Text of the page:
Georgia's O.C.G.A. § 40-8-73.1 regulates vehicle window tinting. Under this statute, you cannot legally tint the front windshield at all, and you cannot reduce light transmission through the rear windshield and windows to less than 32 percent, plus or minus 3 percent. The statute defines “light transmission" as ratio of the amount of total light, expressed in percentages, which is allowed to pass through a surface to the amount of light falling on the surface.
O.C.G.A. § 40-8-73.1 also prohibits increasing the window and rear windshield light reflectance to more than 20 percent. "Light reflectance" means the ratio of the amount of total light that is reflected outward by a product or material to the amount of total light falling on the product or material.
An officer may stop your vehicle if he or she suspects illegal window tinting. Officers can determine the tint of your vehicle's windows using a tint meter. Unfortunately, even if the field test later shows that the window tint is within the legal limit, it would not render the stop illegal as long as the officer's belief that the tinting was outside the legal limit was reasonable.
As a result, a police officer can charge someone with DUI after they have pulled someone over for a window tint violation that turns out to be in error. The articulable suspicion for the DUI will stand as long as the officer has an honest belief that the window tint violation occurred.
It should be obvious to any reader that the ability of an officer to use ”good faith” in these situations is a recipe for abuse. There is no way to determine if a police officer has made a good faith judgment or has stopped someone based on a pretext. With the pressures placed upon police officers to make DUI arrests, Window Tint Violations are another way for the police to have interactions with Georgia drivers.
The statute carves out several exceptions:
For example, you may qualify for an exception if a medical condition restricts you from operating or riding in a vehicle without sufficient sunlight protection.
To receive this exception, you must send an application to the Department of Public Safety and include written documentation by your physician or a certified optometrist. The application requires a $10 processing fee in the form of money order, certified check, or cashier's check. The Department of Public Safety will not approve your application if protective eyewear will adequately protect you from the sun.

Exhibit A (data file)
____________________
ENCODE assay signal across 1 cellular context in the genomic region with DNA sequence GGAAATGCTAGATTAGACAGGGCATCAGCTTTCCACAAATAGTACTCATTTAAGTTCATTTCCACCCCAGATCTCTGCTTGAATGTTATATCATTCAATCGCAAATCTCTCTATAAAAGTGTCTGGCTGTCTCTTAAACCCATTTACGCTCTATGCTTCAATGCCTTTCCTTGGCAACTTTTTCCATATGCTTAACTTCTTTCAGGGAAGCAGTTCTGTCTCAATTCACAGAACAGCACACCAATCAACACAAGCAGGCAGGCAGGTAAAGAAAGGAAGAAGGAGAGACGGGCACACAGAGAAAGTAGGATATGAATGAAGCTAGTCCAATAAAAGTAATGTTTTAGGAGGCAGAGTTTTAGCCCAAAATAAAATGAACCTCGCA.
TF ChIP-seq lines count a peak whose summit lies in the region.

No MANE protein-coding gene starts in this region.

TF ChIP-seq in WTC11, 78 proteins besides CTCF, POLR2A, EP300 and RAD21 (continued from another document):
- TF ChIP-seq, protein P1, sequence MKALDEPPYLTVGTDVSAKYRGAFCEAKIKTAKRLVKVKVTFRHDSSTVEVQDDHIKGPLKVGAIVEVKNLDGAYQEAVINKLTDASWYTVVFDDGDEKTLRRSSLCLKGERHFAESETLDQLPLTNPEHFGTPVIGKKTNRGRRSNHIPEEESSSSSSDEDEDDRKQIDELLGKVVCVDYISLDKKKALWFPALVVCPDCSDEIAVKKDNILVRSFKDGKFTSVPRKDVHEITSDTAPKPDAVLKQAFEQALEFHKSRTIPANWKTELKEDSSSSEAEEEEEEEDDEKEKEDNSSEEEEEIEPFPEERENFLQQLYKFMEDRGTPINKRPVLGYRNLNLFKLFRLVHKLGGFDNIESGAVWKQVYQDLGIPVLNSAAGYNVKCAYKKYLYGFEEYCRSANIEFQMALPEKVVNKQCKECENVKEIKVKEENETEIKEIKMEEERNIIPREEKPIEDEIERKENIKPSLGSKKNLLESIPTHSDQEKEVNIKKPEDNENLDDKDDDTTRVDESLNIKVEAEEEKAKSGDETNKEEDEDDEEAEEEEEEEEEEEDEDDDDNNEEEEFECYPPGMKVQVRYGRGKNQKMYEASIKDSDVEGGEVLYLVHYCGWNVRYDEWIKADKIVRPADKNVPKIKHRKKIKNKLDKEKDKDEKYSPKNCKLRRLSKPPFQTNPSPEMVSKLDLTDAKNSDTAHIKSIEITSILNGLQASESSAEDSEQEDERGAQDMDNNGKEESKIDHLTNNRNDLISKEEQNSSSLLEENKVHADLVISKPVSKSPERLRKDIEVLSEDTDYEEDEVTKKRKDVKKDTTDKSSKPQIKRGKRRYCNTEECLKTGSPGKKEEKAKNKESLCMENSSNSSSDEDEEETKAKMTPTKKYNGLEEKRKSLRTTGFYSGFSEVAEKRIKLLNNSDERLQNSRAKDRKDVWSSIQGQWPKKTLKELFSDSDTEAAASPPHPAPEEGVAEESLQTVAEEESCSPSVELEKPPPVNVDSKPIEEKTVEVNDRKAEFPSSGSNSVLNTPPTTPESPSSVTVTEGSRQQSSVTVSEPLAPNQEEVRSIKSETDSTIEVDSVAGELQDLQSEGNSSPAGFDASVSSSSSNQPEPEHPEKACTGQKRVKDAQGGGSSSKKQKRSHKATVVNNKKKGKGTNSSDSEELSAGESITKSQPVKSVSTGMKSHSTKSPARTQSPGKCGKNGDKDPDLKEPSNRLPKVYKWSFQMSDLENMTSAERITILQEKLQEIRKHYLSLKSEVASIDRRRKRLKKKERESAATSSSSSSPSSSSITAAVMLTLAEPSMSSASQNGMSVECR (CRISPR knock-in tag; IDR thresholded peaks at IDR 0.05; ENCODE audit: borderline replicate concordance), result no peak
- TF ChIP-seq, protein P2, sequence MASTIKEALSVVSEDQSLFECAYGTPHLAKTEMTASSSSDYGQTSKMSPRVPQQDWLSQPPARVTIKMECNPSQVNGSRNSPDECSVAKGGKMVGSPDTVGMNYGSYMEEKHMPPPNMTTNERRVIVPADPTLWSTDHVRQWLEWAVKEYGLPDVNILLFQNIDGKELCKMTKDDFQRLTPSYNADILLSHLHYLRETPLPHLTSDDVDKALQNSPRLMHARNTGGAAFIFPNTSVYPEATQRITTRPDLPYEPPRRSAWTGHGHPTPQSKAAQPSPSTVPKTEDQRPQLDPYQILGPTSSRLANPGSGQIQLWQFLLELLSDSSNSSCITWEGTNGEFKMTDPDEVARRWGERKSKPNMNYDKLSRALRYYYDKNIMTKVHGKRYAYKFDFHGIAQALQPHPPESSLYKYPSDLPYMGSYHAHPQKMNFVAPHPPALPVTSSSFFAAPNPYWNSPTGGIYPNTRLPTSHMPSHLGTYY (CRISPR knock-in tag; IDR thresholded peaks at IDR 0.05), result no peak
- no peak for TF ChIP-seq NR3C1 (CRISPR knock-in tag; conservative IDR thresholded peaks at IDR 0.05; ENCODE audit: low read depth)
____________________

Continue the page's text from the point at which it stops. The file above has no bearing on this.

Georgia's window tinting statute also does not apply to vehicles that had the windows tinted before factory delivery. Of course police officers mistaken factory tint for illegal aftermarket tint all the time, and as a result, vehicles with factory tint are routinely stopped. Once a car is stopped, the police can investigate any other crime, including DUI.
Finally, commercial and government vehicles are also exempt from this statute. Commercial vehicles, however, must abide by the rules set out by federal motor carrier safety regulations contained in 49 C.F.R. 393.60 and adopted by the commissioner of public safety pursuant to Code Section 40-1-8.
Even if you qualify for one of these exceptions to Georgia's window tinting statute, the tinting can never be below 23% light.
Those convicted of O.C.G.A. § 40-8-73.1 shall be guilty of a misdemeanor offense and will be subject to fingerprinting.
For reference, technically O.C.G.A § 40-8-73.1 refers legally to “affixing of materials which reduce light transmission or increase light reflectance through windows or windshields”
Posted Feb 16, 2017 at 15:06:26
CAN A OFFICER GIVE ME A Window tint violation at 1030 pm..its dark outside and the reader they use is not letting sunshine or day light thru..
Doc Irving Reply
Posted Aug 06, 2017 at 09:48:13
I’m looking through several listings of the Georgia tint law and I specifically keep seeing the word, SEDAN.
Does the tint law apply to two-door convertible cars? Is this a loophole?
Richard Lawson Reply
Posted Aug 06, 2017 at 10:16:52
Mr. Irving, it is not a loophole. Georgia Window Tinting laws apply to all vehicles. Thank you for visiting our website.
Posted Aug 30, 2017 at 07:54:39
If an officer stops you at night and says it is because of your tent and then determines that your tint is actually legal. Should they let you go since they say that is the reason you were stopped, or should they start asking for ID’s, especially if they did not do it before they checked the tint. At this point, it starts to look like a case of profiling.
Richard Lawson Reply
Posted Aug 30, 2017 at 18:04:47
You make a good point. The problem is that many police officers use a traffic stop for one “offense” as a pretext to investigate something else..
Posted Apr 19, 2019 at 06:24:36
If you’re car is known to have tint too dark and an officer stops you with your windows down, having not been rolled up during travel, does he have the right to force you to roll the windows up and then give you a ticket. And if that’s the only reason for the stop is that legal?
Richard Lawson Reply
Posted Apr 19, 2019 at 06:29:05
If you do not roll the window down you will be charged with obstruction and arrested. You cannot avoid a ticket by not cooperating. If a ticket is given to someone unjustly, that is why we have the court system.
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